Case Study: A Better Way To Predict Weather

Just imagine all the things you can do with a sophisticated piece of military hardware.

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By Ed Sperling

Most of our weather predictions are developed from about 150 stationary government radar systems, which interlock and occasionally overlap to create a cohesive picture. The picture isn’t perfect—in fact, it’s probably the equivalent of looking at a large, grainy satellite photo—which creates plenty of wrong forecasts. But the system can track large storms across state borders and, in many cases, well into the ocean.

Getting insights into the inner workings of storms and how they are affected by a number of variables is generally left to amateurs, who have devised their own technology—sometimes crude, often innovative—to look into the center of hurricanes and tornadoes. But getting an up-close, crystal-clear look into the center of the beast, and being able to repeat that experience with consistency, has been impossible.

At least it was impossible until a piece of government radar fell into the hands of the Naval Postgraduate School in Monterey, Calif. The radar originally belonged to the U.S. Army and was being used for mobile air defense. While it was considered outdated for military purposes, it proved to be incredibly advanced for scientific research. Weather researchers don’t typically acquire a $2 million piece of military radar for chasing storms.

“What we’ve been doing is casting versus forecasting,” said Jeffrey Knorr, professor and chairman of the Naval Postgraduate School’s department of electrical and computer engineering. “We thought we could use this for atmospheric science. This is a phased array, and it’s the only mobile phased array in existence.”

It became mobile when Knorr and his team mounted it on the back of a flatbed truck, added a diesel generator and developed some software programs to take advantage of the radar in real time.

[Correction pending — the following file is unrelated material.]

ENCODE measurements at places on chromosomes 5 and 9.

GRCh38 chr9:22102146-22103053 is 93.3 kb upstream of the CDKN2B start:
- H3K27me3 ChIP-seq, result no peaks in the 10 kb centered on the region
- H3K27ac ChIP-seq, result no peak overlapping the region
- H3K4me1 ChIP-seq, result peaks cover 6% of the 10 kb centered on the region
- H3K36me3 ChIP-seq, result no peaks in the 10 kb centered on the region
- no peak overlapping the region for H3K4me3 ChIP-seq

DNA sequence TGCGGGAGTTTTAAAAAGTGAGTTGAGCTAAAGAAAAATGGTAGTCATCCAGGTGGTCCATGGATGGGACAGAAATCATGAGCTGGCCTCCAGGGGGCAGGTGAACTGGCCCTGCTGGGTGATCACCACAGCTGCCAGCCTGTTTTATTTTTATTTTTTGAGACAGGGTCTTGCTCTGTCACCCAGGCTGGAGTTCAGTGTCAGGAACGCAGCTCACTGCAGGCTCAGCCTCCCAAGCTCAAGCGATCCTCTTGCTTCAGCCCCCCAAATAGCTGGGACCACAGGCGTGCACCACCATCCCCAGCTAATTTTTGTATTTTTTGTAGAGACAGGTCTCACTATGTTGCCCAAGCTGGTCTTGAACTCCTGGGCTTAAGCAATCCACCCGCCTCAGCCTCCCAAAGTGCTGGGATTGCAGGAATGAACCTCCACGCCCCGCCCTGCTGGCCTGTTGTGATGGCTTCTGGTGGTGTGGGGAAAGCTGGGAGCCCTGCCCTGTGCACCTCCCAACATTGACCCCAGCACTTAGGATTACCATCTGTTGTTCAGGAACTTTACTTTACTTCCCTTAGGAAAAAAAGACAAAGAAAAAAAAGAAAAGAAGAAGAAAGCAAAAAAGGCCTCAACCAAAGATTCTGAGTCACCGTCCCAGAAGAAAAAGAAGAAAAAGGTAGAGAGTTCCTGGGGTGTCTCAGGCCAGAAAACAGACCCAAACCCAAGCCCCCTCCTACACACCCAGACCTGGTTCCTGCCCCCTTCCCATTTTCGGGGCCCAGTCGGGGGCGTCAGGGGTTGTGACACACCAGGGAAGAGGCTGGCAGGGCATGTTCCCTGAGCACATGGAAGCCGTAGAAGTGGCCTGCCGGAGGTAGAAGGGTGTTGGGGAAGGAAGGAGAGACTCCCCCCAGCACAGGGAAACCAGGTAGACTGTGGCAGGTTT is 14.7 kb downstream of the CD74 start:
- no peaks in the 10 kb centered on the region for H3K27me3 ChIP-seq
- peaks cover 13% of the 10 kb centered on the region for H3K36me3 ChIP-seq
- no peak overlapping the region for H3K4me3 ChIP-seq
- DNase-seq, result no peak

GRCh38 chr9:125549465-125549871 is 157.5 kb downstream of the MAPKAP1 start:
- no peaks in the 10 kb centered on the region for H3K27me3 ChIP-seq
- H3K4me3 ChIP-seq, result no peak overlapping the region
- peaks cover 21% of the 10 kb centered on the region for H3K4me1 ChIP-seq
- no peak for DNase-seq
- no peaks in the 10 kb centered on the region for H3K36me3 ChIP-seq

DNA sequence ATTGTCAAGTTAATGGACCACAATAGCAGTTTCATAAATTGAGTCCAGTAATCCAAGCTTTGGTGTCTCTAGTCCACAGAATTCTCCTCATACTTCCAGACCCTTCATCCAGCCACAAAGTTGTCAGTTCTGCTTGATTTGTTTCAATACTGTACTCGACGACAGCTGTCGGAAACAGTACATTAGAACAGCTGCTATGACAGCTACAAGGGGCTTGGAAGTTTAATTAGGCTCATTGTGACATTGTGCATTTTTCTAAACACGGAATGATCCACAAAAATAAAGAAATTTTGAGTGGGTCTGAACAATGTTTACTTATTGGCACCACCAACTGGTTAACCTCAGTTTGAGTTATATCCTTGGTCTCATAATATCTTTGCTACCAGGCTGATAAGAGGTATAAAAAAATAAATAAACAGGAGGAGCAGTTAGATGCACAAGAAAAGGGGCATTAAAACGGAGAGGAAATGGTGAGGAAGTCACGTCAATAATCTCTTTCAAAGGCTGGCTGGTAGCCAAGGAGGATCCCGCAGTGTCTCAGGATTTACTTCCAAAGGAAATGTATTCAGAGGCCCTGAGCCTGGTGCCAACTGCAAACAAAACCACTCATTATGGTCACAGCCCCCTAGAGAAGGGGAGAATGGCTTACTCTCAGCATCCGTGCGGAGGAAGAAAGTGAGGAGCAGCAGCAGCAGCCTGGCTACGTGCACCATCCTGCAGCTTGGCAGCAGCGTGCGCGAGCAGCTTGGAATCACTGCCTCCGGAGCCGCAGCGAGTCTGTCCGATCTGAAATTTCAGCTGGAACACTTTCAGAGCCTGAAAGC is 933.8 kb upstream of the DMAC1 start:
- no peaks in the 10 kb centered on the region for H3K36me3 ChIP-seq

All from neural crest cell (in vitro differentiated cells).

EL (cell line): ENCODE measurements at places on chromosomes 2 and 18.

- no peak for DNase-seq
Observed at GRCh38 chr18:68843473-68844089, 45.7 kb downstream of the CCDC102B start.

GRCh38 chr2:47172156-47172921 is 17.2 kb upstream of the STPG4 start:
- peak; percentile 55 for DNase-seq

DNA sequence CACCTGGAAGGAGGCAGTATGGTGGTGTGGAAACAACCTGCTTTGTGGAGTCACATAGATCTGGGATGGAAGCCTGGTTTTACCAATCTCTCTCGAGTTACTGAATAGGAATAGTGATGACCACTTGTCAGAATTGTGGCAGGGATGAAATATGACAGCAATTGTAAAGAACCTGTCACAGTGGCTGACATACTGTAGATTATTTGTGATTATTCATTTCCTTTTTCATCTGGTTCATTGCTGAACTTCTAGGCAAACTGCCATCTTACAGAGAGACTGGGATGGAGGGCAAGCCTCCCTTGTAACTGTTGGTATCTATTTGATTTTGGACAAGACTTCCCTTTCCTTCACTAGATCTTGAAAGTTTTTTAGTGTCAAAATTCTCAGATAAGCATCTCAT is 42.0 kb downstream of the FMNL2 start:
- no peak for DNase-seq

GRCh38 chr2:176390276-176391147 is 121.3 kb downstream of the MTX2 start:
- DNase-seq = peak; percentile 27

“The National Weather System radar is a high-power S-band system, which is a parabolic antenna that basically can scan 360 degrees. There’s a clear-air mode and a precipitation mode, but it takes time to develop an image in 360 degrees. It’s about 5 to 6 minutes for a precipitation scan and about 10 minutes for a clear-air scan. With mobile radar, you can get the same data but you don’t have to scan 360 degrees. It’s all programmable from a laptop, so you can take a phased area and make it frequency agile,” he said.

The shape of things to come?

The shape of things to come?

Weather radar can measure how hard it is raining through reflectivity, which includes the number of raindrops and the average velocity. It also can measure spectral spread of the precipitation, which includes turbulence and wind sheer, which is useful in measuring rainfall rates and predicting flash floods. But the speed of updates is a problem for making fast and accurate predictions.

Knorr’s system allows updates every 5 to 10 seconds through the addition of a high-speed digital signal processor. But it does more than that. Most radar is horizontally or vertically polarized. His team added a third axis, so instead of just seeing how hard it is raining and how many raindrops there are, it can measure the size of the raindrops. The larger they are, the flatter they are, which makes it impossible to pick up using ordinary polarization.

“What we’re able to measure now is the storm velocity, reflectivity, motion toward or away from the radar, and the gray area, which is zero radio velocity,” he said. “We also get a higher-resolution picture. Radar spreads as it goes out, so a 1 degree beam width has a certain cross-range resolution at 1 mile. Shorter-range radar has higher resolution.”

This is particularly important in tracking the path of tornadoes, which have a signature characteristic on weather radar. When weather experts look at a radar image, they can identify this signature and predict that tornadoes will form. What they can’t do is refresh the image frequently enough and look inside with a better image. That requires radar to be much more mobile, quicker and much more accurate.